MW: It’s a huge expansion with over four million additional square feet costing $3.9 billion. They plan to roll out phases over the next three years. The economic impact will be big for our local economy, including access to Park City from other destinations around the U.S.
MD: It will be the first new airport built since 9/11. It’s the latest and greatest. Once people realize how easy it is to get here, then going back to Vail and Aspen and those places in Colorado is just really difficult.
MW: Every year you hear this.
whj : What about summer in Park City?
MW: The local economics have changed. We are definitely a four-season town. Recently, we just hosted the Tour of Utah, which brought over 10,000 people and cycling teams from all over the world. In addition, we have wine and arts festivals as well as open-air dining events. Just to name a few. We have soccer and baseball tournaments, which have put us on the map for summertime, making us a true four-season destination.
MD: The saying is that they came for the winter but stayed for the summer.
BC: In the summertime, we really appeal to those in warmer clients such as Vegas, Arizona, Texas, and Florida, where we have a huge influx of second-home buyers who purchase here and have no interest in wintertime activities. It’s a complete summertime purchase. The climate here is spectacular in the summer. We have seen lots of buyers, especially from Texas where the economy is doing really well.
MW: Stein, St. Regis, and The Montage are mostly booked all summer long. In a few years, our summer business will equal our winter business. Park City, as a town, has invested huge amounts of money into making it a year-round destination. We’re lucky with our world-class-ranked trails and abundant activities that they have made available. This has been a real game-changer for us.
MD: We have many activities, one being the fastpitch women’s softball tournament. Every Monday they have a parade down Main Street. The town really goes out of its way to build that summer business.
MW: The town has figured it out. We have had enough functions every year that they have figured out how to manage the flow, the traffic, the cars, the buses, the foot traffic, hotels, and restaurants.
“We have buyers year-round. People purchase properties here in Park City based on their lifestyles, whether they like golfing, fly fishing, skiing, or anything in between.”
––Marcus Wood, Engel & Volkers
whj : What was the largest sale to date in 2019?
BC: A large disclosed sale was 7715 North Bald Eagle Drive. It was listed for $9.4 million and closed for $8.9 million. We had a couple of undisclosed sales including 174 White Pine Canyon Drive, which sold in March of 2019. It was an undisclosed price, but it was listed for $12,955,000. In Marcie’s office, Sotheby’s Park City, a home listed in Deer Crest, 9828 North Summit Drive was listed for $25 million and is currently under contract.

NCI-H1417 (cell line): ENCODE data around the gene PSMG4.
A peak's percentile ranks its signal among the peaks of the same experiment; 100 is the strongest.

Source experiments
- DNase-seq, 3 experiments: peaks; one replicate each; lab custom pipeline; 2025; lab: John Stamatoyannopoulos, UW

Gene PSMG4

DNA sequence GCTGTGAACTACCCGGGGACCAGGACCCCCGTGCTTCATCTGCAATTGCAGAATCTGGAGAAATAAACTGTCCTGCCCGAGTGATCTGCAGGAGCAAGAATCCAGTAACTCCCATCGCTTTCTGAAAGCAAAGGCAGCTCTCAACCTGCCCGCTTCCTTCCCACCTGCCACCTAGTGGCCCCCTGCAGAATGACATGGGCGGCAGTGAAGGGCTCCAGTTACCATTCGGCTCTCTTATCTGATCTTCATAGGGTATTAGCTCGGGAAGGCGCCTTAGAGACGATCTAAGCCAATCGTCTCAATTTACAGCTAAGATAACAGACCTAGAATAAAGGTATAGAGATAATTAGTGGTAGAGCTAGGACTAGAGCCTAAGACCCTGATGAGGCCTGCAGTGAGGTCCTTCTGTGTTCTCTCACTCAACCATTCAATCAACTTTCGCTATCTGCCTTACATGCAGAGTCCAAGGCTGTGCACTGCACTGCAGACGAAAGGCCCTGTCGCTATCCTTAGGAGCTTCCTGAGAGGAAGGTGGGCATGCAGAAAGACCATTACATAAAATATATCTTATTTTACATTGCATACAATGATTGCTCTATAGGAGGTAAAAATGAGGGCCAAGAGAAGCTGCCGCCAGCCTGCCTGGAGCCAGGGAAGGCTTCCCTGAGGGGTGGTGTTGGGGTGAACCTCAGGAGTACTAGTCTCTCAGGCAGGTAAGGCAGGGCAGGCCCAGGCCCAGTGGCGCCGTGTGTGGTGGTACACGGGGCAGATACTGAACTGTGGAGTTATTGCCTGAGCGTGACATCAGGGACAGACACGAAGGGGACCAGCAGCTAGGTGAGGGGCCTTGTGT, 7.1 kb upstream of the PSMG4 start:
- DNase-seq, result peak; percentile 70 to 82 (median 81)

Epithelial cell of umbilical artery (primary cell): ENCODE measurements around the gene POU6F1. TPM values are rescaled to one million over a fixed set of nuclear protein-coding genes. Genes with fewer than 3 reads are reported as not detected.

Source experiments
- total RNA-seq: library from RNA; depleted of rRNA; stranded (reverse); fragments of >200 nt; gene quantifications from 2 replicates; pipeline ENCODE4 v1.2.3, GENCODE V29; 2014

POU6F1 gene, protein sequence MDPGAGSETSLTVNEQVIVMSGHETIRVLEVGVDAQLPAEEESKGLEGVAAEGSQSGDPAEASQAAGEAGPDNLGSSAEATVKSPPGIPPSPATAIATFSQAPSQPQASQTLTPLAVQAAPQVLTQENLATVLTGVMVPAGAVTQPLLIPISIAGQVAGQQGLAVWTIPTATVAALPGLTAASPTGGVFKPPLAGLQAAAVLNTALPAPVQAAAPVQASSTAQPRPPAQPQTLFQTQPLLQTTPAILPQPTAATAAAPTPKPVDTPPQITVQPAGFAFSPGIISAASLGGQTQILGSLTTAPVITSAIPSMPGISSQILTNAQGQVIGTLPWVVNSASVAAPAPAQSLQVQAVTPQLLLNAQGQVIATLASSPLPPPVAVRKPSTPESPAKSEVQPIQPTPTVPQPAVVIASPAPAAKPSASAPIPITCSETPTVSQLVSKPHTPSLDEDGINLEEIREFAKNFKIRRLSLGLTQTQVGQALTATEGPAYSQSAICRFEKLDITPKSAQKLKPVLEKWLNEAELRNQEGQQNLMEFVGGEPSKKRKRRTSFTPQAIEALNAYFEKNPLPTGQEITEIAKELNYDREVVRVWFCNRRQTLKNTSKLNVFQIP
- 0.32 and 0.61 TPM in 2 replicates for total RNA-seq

MW: It is uncommon to reach $10 million for a home sale in our market. This year, we have breached that with several sales in excess of $10 million dollars.
MD: This $25 million house is about three years old, at the top of the mountain at Deer Crest. It’s a ski-in and ski-out beauty that took three years to build. It’s just spectacular.
MW: Just recently myself and my partner Paul sold a property for $32.5 million. To our knowledge this is the highest ever residential sale in the state of Utah. The 16,800 square-foot home was situated along the Weber River and was surrounded by 2,670 acres.
BC: There are a couple of big whales under contract right now.
whj : Does the Salt Lake community have a role in this market?
MD: Salt Lake is our biggest feeder market. In talking about the stats in regards to our economy, Utah is number one in just about every stat you can come up with. Our unemployment is the lowest and our economy is booming and is quite diverse. We are now home to the Silicone Slopes and also have a lot of other industries. We export a great deal of solar energy. Additionally, Park City has top-notch schools and the ratio in Park City is one teacher to 16 students. It’s one of the best school districts in Utah.
BC: Our philanthropy is off the charts, and we have the Park City Education Foundation, which is unbelievable. All the dollars raised by the Education Foundation do stay within Park City School District, which is consistently listed among the best in the entire state of Utah. It’s a huge endowment.
MD: We have over 100 non-profits in Park City. It’s a good way for non-locals to become locals.
whj : How is the inventory for older homes? Are they being sold for remodeling or teardowns?
MD: We do not have enough good inventory. Good inventory consists of good floor plans and updated finishes as well as enough family space.
BC: There’s not a big desire for primary or second homes for people to start a big project. Contractors are busy and that process can be so painful. Having something turnkey and ready to go is going to sell much better in our market. There is usually a compelling reason, mainly the price, to buy some of our older inventory. We have a lot of inventory that’s in that 20- to 25-year-old range.